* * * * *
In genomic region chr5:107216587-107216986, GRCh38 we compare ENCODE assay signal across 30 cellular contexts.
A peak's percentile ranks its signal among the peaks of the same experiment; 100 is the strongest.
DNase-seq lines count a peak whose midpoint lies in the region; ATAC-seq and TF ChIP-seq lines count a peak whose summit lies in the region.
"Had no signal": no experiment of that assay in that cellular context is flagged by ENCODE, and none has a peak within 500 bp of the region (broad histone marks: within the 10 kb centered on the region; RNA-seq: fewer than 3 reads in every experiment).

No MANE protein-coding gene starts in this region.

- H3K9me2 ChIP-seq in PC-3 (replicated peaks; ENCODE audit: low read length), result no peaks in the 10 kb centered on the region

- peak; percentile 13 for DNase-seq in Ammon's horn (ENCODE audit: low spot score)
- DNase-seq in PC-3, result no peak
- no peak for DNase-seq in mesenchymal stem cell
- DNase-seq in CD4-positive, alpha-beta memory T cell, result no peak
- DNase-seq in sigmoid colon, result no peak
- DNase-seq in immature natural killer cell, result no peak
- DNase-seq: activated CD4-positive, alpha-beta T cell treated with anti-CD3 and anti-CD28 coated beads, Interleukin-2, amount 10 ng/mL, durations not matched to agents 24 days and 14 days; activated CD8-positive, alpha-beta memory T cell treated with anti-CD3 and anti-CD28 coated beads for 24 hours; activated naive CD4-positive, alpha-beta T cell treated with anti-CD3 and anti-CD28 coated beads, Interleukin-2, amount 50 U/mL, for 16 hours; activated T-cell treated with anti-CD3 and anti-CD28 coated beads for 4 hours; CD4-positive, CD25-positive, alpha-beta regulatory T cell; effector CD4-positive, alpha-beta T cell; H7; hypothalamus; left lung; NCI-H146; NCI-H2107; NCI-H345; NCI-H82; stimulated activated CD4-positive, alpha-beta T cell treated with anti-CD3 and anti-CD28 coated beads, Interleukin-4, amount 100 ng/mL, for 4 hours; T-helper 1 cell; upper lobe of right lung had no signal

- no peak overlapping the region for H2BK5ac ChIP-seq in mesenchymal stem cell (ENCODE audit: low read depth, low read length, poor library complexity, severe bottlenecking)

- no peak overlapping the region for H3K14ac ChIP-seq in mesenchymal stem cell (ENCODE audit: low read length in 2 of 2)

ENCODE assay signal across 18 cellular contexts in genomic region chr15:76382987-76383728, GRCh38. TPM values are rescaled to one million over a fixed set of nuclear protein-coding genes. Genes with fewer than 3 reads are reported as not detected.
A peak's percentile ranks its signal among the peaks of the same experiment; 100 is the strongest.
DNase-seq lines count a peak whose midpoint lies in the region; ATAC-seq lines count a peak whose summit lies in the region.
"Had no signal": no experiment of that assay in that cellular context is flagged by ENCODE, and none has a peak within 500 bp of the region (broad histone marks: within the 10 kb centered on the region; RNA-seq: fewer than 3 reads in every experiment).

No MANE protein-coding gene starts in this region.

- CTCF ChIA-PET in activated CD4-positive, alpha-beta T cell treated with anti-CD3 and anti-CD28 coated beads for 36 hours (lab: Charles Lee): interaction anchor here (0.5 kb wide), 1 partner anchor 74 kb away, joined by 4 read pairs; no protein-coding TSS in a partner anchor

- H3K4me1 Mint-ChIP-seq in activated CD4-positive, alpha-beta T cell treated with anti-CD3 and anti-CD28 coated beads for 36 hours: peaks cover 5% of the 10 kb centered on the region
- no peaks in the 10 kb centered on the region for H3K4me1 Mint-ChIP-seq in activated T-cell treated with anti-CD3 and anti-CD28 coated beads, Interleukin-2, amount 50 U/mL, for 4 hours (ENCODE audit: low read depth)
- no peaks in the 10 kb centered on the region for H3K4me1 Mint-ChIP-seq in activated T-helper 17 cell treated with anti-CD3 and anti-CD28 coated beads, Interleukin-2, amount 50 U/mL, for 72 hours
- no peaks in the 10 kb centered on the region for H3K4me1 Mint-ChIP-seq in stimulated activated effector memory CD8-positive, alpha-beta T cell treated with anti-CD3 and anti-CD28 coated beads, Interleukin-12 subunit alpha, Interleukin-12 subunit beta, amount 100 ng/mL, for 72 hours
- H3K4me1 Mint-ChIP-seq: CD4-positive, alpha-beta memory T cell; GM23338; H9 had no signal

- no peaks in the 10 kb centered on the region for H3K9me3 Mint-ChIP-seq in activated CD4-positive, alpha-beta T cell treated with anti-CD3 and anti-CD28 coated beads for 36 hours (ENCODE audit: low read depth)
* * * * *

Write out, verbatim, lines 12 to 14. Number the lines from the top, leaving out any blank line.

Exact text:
- DNase-seq in immature natural killer cell, result no peak
- DNase-seq: activated CD4-positive, alpha-beta T cell treated with anti-CD3 and anti-CD28 coated beads, Interleukin-2, amount 10 ng/mL, durations not matched to agents 24 days and 14 days; activated CD8-positive, alpha-beta memory T cell treated with anti-CD3 and anti-CD28 coated beads for 24 hours; activated naive CD4-positive, alpha-beta T cell treated with anti-CD3 and anti-CD28 coated beads, Interleukin-2, amount 50 U/mL, for 16 hours; activated T-cell treated with anti-CD3 and anti-CD28 coated beads for 4 hours; CD4-positive, CD25-positive, alpha-beta regulatory T cell; effector CD4-positive, alpha-beta T cell; H7; hypothalamus; left lung; NCI-H146; NCI-H2107; NCI-H345; NCI-H82; stimulated activated CD4-positive, alpha-beta T cell treated with anti-CD3 and anti-CD28 coated beads, Interleukin-4, amount 100 ng/mL, for 4 hours; T-helper 1 cell; upper lobe of right lung had no signal

- no peak overlapping the region for H2BK5ac ChIP-seq in mesenchymal stem cell (ENCODE audit: low read depth, low read length, poor library complexity, severe bottlenecking)